Review: Voltaire's Calligrapher by Pablo de Santis

193. Voltaire’s Calligrapher by Pablo de Santis
Publication: Harper Perennial (October 5, 2010) originally published 2001, Paperback ARC
Genre: Historical Fiction, Mystery, Dark Fantasy (according to Kirkus)
Rating: Bin it
Read: September 26-28, 2010
Source: Publisher
Summary from Amazon:

Dalessius is twenty when he comes to work for one of the Enlightenment’s most famous minds, the author and philosopher Voltaire. As the great man’s calligrapher, Dalessius becomes witness to many wonders—and finds himself in the middle of a secret battle between the malevolent remnants of the all-but-dead Dark Ages and the progressive elements of the modern age. The calligrapher’s role in this shadowy conflict will carry him to many perilous places— through the gates of sinister castles and to the doors of a bizarre bordello; toward life-and death confrontations with inventive henchmen, ingenious mechanical execution devices, poisonous fish, and murderous automatons. As the conspiracy to halt the Enlightenment’s astonishing progress intensifies, young Dalessius’s courage—as well as Voltaire’s unique cunning and wit—are put to the ultimate test as they strive to ensure the survival of the future.

Review

You know how sometimes a book just doesn’t work for you, but you don’t know why and everyone else seems to like it and so you try to make excuses explaining why you didn’t like it? That’s what I’ve been doing every since I finished reading Voltaire’s Calligrapher, because I don’t know why I wasn’t as enthusiastic about it as everyone else the world seemed to be.

Here’s the thing. This book’s narrative depends heavily on telling, not showing, and that drives me up the WALL. It just made the book drag on and on, when it’s really only a novella-sized book and not the 300-page clunker it seemed to be when I was reading it!

There were other things I didn’t like. Characters info dump on each other nearly every chapter. There’s a lackluster “romance” between Dalessius and Clarissa, a shut-in who likes pretending she’s an automaton. I’m not even sure you could CALL it a romance between it seemed entirely one-sided to me, almost to a farcical degree. What dialogue there was was boring as hell. I don’t get the point of having Voltaire in there except to attach the book to a specific time period because he doesn’t seem to do anything except give Dalessius a reason to stick his nose into the mystery.

The author

For all that I had problems with the book, I did like parts of it. I liked the calligraphy aspect, especially when Dalessius explained how calligraphers worked and why it was a dying art (because of the printing press, of course) but still an important one. I like how Dalessius’ philosophy about calligraphy changed as he grew older and learned more about himself. I liked how he experimented with different inks, including invisible ones. And I liked the bookish aspect about it!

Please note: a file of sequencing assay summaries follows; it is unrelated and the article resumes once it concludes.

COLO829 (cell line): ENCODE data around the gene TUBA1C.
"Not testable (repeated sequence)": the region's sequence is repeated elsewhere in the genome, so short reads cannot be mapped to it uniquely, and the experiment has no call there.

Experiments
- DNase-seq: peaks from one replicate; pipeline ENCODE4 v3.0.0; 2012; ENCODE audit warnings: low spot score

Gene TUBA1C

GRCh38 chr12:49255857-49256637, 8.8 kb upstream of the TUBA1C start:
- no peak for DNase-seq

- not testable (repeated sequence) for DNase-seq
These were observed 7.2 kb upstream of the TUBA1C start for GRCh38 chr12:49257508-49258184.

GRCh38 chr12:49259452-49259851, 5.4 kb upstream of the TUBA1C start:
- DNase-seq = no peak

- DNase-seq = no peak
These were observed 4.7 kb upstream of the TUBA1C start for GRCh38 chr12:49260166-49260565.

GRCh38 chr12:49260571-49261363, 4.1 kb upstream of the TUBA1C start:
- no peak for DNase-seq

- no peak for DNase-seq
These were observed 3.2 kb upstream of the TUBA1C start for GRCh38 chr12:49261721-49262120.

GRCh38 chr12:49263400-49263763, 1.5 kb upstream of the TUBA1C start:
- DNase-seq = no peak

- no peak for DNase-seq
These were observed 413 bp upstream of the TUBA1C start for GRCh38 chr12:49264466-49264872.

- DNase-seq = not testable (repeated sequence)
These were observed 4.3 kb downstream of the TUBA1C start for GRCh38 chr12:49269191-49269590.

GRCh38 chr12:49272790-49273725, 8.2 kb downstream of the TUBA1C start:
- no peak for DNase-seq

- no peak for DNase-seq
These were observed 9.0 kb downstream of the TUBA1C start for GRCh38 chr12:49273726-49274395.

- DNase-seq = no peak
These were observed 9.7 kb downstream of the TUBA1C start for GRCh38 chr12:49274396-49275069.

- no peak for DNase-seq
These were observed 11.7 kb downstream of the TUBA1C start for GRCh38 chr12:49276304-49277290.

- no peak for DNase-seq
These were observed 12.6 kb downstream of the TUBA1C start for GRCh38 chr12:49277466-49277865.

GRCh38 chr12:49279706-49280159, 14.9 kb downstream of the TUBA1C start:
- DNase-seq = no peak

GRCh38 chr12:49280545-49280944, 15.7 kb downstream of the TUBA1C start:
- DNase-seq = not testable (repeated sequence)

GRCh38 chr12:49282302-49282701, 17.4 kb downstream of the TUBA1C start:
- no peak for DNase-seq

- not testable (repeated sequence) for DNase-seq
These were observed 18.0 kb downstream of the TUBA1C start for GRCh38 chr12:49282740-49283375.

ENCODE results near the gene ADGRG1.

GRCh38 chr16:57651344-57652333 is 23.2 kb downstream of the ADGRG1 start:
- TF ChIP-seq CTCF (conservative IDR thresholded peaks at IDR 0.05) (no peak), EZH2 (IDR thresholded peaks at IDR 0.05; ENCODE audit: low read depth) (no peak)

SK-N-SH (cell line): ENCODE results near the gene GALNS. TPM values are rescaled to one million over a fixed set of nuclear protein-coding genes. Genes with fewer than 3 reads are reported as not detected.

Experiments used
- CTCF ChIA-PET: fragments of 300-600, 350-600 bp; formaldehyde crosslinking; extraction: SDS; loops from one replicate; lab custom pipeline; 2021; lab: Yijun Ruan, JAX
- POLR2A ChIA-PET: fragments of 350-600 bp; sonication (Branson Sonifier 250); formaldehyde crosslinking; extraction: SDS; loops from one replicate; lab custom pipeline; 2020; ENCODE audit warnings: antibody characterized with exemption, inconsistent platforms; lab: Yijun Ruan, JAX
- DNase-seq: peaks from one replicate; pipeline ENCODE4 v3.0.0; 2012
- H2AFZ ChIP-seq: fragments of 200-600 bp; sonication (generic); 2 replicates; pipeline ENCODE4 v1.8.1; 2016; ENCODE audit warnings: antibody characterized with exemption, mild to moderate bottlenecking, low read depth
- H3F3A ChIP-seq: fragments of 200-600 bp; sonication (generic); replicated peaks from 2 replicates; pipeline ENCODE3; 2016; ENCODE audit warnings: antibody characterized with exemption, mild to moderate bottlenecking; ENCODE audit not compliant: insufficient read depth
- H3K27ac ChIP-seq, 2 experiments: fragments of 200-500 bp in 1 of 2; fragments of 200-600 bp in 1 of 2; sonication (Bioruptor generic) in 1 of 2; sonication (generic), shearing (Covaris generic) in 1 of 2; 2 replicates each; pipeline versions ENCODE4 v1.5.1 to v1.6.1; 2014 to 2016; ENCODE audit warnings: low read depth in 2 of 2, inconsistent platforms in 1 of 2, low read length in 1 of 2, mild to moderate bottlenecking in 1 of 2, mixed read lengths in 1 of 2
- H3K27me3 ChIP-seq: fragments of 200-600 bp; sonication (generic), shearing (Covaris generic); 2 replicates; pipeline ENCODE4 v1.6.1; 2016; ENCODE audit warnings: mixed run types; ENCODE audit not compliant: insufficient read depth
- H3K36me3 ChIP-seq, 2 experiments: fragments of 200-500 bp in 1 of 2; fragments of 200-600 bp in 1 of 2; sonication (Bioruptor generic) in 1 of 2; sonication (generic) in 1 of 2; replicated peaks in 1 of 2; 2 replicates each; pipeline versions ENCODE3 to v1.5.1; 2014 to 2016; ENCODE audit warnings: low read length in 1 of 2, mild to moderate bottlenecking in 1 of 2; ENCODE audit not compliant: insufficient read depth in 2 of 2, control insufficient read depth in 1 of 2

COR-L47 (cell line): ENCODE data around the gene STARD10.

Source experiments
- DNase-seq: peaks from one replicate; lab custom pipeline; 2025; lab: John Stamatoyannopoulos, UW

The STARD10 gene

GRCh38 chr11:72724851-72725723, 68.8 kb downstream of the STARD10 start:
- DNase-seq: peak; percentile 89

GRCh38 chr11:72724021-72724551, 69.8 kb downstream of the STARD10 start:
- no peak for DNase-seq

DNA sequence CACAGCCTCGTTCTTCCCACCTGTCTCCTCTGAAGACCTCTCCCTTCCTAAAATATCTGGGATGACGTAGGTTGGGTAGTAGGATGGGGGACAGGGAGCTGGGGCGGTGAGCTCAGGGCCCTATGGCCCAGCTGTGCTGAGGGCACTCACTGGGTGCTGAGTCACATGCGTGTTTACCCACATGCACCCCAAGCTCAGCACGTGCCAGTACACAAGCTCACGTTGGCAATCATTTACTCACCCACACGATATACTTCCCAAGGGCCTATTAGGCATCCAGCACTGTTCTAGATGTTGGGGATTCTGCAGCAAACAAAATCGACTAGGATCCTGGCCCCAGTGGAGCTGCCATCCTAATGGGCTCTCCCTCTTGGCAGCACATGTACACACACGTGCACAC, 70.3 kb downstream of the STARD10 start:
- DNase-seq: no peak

I also liked the mystery…sort of. I suppose I’m not as up on my history as I should be, because I honestly didn’t know what was going on most of the time. I knew who Voltaire was, I knew about the French Revolution (something that was hinted at in the book), and I knew a bit about the Jesuits and the Catholics and whatnot. But the bishop that was so central to the mystery? Who was that? Was he ever named? No idea.

The sci-fi aspects– the automatons, basically– were fun but I didn’t see how they fit in with the rest of the world. It seemed like a world that was remarkably like ours, and yet I don’t think we ever had automatons that could be mistaken for alive human beings. I think this is something that I didn’t get; I was expecting a straight up historical mystery, and the inclusion of robots threw me off a little. So…maybe it threw off my enjoyment of the book, as well? Possible.

I REALLY wanted to like Voltaire’s Calligrapher. It seemed like it had everything I enjoy in a book: mystery, romance, historical thingies, a bit of science fiction, conspiracies and evil priests and theaters and mad Frenchmen. But the way it was written was so…boring. Would it really have been so terrible to stick a few interesting conversations in there, a few more details about the world Dalessius was living in?

Maybe I just wanted it to be another A Conspiracy of Paper, but set in France. Oh well.

Have you ever disliked a book that everyone else seemed to love? I’m talking ones that are universally liked, like The Hunger Games maybe. Twilight and Dan Brown don’t count!

And

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Other reviews: The Complete Review (who liked it more than I did) | Kirkus Reviews (who gave it a STAR wth is wrong with me?)

About Anastasia

Anastasia is 25-year-old lady who is now an Official Californian! She loves books, wasting time on the internet, and collecting things related to Sherlock Holmes. Visit her blog | Follow her on Twitter
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